Narita has expanded as far as it can go. Haneda, already the busiest airport in Asia, can’t go anywhere but further into the bay. Tokyo will eventually need a third airport, or so we’re told.
The Tokyo Metropolitan Government, with Ishihara’s personal blessing, wants to use Yokota Air Base, a U.S. Air Force base in west Tokyo, for civilian flights. That seems somewhat unlikely now, since the base is going to have expanded duty as the Air Self-Defense Force’s command center (protests be damned), on top of its existing role as headquarters for U.S. forces in Japan.
The other option is to build offshore. Several sites have already been proposed, most of them in Tokyo Bay, except for one site off of the Kujukuri Beach on the Pacific coast of Chiba (obviously a bad idea; spoil a nice beach with an airport that’s even farther from Tokyo than Narita?!).
Is the third airport really necessary? After all, Narita just had to cut its landing fees to stay competitive. I think it all has to do with the fact that the Kansai region will have three airports as of next February. Ishihara just doesn’t want his half of Japan to fall behind.
London has five airports and is getting along just fine. That doesn’t mean that more is necessarily better. Berlin is in transition from three airports to just one. Maybe Tokyo will someday admit that Narita was a dumb idea, and run all of its flights from a humongous future version of Haneda, acres and acres of concrete sprawling out into the bay.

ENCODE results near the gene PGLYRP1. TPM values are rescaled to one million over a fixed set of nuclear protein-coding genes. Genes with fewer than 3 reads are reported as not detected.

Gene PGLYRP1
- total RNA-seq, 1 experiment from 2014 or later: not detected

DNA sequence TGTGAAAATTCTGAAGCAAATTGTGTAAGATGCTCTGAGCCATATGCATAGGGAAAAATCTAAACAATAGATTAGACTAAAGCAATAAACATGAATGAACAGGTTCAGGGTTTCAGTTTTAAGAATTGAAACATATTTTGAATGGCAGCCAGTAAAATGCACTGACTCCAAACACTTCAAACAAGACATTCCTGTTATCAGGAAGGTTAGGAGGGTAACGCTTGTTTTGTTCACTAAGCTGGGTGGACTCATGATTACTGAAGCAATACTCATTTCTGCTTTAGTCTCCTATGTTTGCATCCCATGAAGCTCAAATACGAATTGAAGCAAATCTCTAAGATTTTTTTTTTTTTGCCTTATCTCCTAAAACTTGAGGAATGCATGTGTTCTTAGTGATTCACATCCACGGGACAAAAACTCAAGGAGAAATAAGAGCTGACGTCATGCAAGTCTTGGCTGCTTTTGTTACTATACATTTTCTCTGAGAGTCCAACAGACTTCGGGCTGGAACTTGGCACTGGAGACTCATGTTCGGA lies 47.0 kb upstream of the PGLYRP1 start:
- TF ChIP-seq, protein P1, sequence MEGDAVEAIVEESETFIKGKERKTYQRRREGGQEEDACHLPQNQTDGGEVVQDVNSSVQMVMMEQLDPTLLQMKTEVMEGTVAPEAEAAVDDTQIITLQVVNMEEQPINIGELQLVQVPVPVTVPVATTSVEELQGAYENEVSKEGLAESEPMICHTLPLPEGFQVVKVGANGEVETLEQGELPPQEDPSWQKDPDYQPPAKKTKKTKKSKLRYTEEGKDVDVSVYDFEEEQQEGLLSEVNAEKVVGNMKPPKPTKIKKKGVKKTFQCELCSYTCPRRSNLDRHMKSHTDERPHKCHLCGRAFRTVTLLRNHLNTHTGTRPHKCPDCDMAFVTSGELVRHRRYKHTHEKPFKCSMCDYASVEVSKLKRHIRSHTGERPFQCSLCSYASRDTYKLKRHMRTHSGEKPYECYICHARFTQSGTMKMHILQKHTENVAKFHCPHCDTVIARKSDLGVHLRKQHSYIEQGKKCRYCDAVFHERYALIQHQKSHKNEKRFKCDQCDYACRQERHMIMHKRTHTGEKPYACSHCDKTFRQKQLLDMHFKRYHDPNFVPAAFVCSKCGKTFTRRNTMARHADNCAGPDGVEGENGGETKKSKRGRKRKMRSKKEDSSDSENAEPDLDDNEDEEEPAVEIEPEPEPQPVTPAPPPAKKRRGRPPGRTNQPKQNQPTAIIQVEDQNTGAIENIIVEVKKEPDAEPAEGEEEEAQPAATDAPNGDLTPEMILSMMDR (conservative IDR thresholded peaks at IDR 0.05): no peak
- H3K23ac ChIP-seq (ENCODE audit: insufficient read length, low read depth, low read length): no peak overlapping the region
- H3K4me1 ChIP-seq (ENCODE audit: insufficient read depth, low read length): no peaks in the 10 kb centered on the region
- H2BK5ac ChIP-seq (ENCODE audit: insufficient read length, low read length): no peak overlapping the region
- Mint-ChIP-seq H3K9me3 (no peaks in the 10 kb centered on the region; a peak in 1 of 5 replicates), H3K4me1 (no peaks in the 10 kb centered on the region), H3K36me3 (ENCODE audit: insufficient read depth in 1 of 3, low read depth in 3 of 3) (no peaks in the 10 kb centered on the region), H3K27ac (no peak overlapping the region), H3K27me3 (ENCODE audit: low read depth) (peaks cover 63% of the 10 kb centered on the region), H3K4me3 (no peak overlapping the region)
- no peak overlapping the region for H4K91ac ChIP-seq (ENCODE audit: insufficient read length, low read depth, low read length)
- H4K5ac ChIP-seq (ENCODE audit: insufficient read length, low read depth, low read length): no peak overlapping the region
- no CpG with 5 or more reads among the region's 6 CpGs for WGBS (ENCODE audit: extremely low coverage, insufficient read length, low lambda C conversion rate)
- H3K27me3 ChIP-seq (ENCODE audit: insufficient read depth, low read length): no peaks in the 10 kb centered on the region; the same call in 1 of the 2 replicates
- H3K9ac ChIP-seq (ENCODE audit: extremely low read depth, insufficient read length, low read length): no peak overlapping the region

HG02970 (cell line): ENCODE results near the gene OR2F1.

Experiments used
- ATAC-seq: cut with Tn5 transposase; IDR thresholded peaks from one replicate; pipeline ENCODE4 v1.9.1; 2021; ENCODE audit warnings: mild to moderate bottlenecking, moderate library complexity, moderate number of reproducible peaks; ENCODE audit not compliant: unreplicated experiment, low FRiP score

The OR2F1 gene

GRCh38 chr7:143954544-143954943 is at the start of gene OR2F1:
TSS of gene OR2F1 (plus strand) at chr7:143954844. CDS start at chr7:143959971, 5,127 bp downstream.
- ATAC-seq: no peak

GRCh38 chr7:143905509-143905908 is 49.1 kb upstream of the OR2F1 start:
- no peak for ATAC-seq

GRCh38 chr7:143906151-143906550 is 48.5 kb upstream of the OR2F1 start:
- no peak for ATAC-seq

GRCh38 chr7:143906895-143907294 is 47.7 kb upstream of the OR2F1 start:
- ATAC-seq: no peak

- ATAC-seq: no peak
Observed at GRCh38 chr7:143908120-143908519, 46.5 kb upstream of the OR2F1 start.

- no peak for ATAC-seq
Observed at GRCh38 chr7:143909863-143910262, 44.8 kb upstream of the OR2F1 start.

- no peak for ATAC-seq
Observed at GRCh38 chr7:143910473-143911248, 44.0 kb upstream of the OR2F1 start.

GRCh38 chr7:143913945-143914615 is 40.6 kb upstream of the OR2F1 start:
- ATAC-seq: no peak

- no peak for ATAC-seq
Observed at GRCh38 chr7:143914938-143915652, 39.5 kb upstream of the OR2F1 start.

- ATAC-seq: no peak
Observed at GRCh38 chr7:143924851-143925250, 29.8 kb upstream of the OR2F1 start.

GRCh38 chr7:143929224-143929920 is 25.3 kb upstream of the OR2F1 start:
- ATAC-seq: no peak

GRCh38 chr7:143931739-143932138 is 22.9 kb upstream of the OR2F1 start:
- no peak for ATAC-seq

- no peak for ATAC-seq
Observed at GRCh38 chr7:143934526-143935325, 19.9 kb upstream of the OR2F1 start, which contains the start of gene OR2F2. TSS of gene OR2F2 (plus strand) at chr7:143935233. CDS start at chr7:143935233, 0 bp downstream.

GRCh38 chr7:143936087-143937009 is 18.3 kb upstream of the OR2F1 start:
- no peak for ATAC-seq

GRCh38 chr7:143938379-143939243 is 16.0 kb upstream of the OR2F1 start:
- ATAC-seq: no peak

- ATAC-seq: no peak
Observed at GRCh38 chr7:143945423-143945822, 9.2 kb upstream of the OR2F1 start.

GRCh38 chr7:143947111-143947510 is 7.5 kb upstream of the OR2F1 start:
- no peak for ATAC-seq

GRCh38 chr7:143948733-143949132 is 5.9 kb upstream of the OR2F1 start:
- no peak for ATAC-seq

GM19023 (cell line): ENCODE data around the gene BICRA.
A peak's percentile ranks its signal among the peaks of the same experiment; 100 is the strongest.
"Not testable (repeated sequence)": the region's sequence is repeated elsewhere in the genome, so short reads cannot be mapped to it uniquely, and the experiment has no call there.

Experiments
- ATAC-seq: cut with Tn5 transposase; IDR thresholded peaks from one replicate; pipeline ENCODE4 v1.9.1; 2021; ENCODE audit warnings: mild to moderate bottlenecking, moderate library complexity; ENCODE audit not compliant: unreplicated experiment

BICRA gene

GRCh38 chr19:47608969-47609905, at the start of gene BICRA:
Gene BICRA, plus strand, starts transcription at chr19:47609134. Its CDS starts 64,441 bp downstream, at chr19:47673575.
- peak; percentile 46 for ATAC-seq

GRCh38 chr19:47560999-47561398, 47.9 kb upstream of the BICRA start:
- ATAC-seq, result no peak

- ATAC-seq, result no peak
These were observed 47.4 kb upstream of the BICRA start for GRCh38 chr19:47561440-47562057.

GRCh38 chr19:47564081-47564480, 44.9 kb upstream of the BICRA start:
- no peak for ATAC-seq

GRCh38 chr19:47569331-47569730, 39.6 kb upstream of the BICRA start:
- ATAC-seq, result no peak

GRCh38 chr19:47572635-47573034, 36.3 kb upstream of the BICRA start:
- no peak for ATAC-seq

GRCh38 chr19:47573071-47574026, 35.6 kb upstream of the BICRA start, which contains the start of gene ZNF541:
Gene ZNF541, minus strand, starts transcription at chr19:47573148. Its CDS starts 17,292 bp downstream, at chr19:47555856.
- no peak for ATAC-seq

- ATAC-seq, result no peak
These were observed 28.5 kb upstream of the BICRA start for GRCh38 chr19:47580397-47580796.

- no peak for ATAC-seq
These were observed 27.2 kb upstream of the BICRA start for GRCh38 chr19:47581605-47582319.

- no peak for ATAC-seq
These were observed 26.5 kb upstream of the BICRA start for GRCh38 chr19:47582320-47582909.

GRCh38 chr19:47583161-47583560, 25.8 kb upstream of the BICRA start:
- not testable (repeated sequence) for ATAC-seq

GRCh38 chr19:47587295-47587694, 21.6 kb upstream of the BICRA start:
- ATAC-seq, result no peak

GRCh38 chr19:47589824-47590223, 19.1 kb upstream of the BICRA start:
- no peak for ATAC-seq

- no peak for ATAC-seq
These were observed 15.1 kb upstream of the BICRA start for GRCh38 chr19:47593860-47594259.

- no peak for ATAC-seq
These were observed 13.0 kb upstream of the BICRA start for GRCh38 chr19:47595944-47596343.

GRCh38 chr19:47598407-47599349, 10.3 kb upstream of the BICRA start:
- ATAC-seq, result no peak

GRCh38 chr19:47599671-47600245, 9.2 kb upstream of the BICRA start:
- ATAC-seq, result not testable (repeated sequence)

3 thoughts on “Another airport in Tokyo?”
The biggest problem with Tokyo’s airports is that they are so damn inconvenient. What’s needed is the will to build a shinkansen from Narita to Ueno that can make the trip in 30 minutes. I’ve heard from plenty of Australian and American businessmen who are cheesed off about having to spend 2 hours in transit from customs to their hotels. This new airport won’t solve any problems.
Well, there were plans to construct a Narita Shinkansen, but they were bogged down in the 70’s. The new Narita line, which is supposed to open in 2010, will be standard gauge and therefore convertible to Shinkansen use if JR wants to buy the line and the terminals. But even with non-Shinkansen trains, the travel time to Nippori will be down to 36 minutes, which isn’t bad.
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